• Very cool that a second Lithium mine is coming online in Canada and will be sustainable with no diesel or gas emissions. Will use Hydro power for the site and extraction process. What does sustainable lithium mining look like? - Electrek Seems CEO Musk, AKA Failure Musk is again attempting to divert attention from his failure to stay focused on Tesla the Auto company as he plays with his new purchase Twitter more and talks about new auto's when he still has not delivered in full productions his electric Semi truck, Cybertruck or Roadster 2.0. Now he thinks he can build a better van for cargo and people moving. 🙄 Elon Musk suggests Tesla will make 'highly configurable Robovan' for people and cargo - Electrek
    • Leclanché Energy Storage Solutions of Switzerland has achieved a significant breakthrough in the safety of performance Lithium-ion batteries for use in EVs. Leclanché has taken current Lithium-ion cell production to the next step by adding a special fire-retardant additive to its electrolyte formula composition lowering the risk of thermal events by close to 80%. Verified by independent nail penetration tests has confirmed the companies claims of significantly lowering risk of thermal events with fire. The non-flammable electrolyte additive provides enhanced cell safety option for rail, truck, bus and auto EV markets. Intertek Germany, renowned third-party testing lab conducted a series of industry standard nail penetration tests on Leclanché  60 Ah cells. During this test with the cells punctured and the resulting internal short circuit, these cells exhibited a far lower risk of fire than the same cells without the fire-retardant additives. Risk of fire to passengers onboard and expensive lithium-ion battery recalls causing disruptions, world leading energy storage solutions company Leclanché is leading the global markets in reducing these risks that auto makers have to take on to build and sell EV solutions. To quote Leclanché: “While the entire battery industry continues to place considerable R&D resources into the development of solid-state batteries, there’s a critical need to enhance the safety of today’s high energy density lithium-ion cell technology. Most efforts, until now, adversely impact the performance or longevity of cells. Leclanché has been able to develop a high performance and high energy density lithium-ion cell exhibiting high safety characteristics without any negative impact on performance or longevity. As technological advancements continue to be developed, this is a crucial improvement in state of the art cell technology, that does not require breakthrough technology that could still be several years away from commercial availability” said Pierre Blanc, chief technology officer, Leclanché. Leclanché Willstatt Germany production facility that has built Lithium-ion cells based on their water-based process for the last 10 years will be the site for production of these new fire-resistant cells with availability starting Q1 2023 to OEMs. Quote:  According to Anil Srivastava, CEO, Leclanché, “Our breakthrough should encourage manufacturers waiting on the side-lines for next generation solid-state batteries to move forward with their advanced fleet vehicle designs today – safe lithium-ion batteries have arrived and Leclanché has them.” View full article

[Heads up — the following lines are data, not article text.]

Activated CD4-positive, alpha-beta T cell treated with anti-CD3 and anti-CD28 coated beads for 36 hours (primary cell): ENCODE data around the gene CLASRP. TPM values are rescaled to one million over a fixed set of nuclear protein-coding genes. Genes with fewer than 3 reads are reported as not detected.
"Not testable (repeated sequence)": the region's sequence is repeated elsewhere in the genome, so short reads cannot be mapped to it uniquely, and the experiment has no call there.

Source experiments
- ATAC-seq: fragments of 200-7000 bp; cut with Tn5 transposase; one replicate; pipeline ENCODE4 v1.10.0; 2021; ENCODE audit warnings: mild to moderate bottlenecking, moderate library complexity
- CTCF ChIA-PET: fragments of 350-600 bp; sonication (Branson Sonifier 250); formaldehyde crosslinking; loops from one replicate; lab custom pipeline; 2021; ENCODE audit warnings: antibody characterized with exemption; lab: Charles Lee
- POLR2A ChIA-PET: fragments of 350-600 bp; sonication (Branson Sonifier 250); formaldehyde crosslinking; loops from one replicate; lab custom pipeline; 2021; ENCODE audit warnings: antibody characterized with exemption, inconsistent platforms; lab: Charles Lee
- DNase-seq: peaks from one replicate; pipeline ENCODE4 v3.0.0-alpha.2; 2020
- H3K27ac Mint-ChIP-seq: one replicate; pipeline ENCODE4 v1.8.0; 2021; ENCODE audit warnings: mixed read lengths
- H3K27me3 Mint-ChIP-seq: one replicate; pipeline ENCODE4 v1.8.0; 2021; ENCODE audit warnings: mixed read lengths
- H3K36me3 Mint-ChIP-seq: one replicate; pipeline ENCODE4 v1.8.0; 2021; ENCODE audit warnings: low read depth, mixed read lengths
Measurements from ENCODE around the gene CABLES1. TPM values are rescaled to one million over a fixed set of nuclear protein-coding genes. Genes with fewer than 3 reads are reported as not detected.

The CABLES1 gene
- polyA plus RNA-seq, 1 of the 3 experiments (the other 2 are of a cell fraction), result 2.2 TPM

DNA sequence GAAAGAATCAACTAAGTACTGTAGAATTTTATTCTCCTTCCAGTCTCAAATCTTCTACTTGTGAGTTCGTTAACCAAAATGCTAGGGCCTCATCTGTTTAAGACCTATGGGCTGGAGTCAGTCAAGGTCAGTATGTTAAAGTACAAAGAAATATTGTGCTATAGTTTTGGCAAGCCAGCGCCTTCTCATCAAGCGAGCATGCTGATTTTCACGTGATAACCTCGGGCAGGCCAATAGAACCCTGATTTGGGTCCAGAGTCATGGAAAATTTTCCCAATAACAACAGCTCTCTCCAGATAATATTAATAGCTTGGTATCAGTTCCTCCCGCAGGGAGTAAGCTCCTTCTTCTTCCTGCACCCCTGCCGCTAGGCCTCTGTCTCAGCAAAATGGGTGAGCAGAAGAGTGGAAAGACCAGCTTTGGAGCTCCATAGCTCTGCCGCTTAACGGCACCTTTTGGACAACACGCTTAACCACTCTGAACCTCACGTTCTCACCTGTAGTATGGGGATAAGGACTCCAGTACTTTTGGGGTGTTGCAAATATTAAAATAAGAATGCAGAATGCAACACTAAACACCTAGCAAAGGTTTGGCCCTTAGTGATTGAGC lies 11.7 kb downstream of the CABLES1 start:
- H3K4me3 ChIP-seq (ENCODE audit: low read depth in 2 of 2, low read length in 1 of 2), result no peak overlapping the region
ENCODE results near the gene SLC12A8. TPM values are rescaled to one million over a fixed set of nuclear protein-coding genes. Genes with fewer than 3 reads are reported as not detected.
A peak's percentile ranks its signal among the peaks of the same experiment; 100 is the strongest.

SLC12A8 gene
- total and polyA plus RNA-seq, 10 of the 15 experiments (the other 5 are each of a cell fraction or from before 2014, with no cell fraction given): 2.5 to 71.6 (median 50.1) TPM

• Wow, this sucks for Europe. Anti-speeding tech and 'black box' now mandatory in new EU cars (msn.com)
    • You missed the bigger point which was your bar moving yet again. You went one way and as soon as you were presented with a factual counter, you moved the bar and upped the number without regard to geography. I would be more mad that the new kid on the luxury block is getting noticed as much as the Germans as of late, but hey, I'm not the one looking for constant one brand validation just because I happen to own the brand in question.
    • Very cool about Rivian ramping up production. Electric truck maker Rivian's stock surges as deliveries triple (nypost.com)
  • Social Stream

  • Today's Birthdays

    1. GreggCarnes
      (28 years old)
    2. Observing and Reporting
      Observing and Reporting
      (47 years old)
  • Who's Online (See full list)

About us

CheersandGears.com - Founded 2001

We  Cars

Get in touch

Follow us

Recent tweets


  • Create New...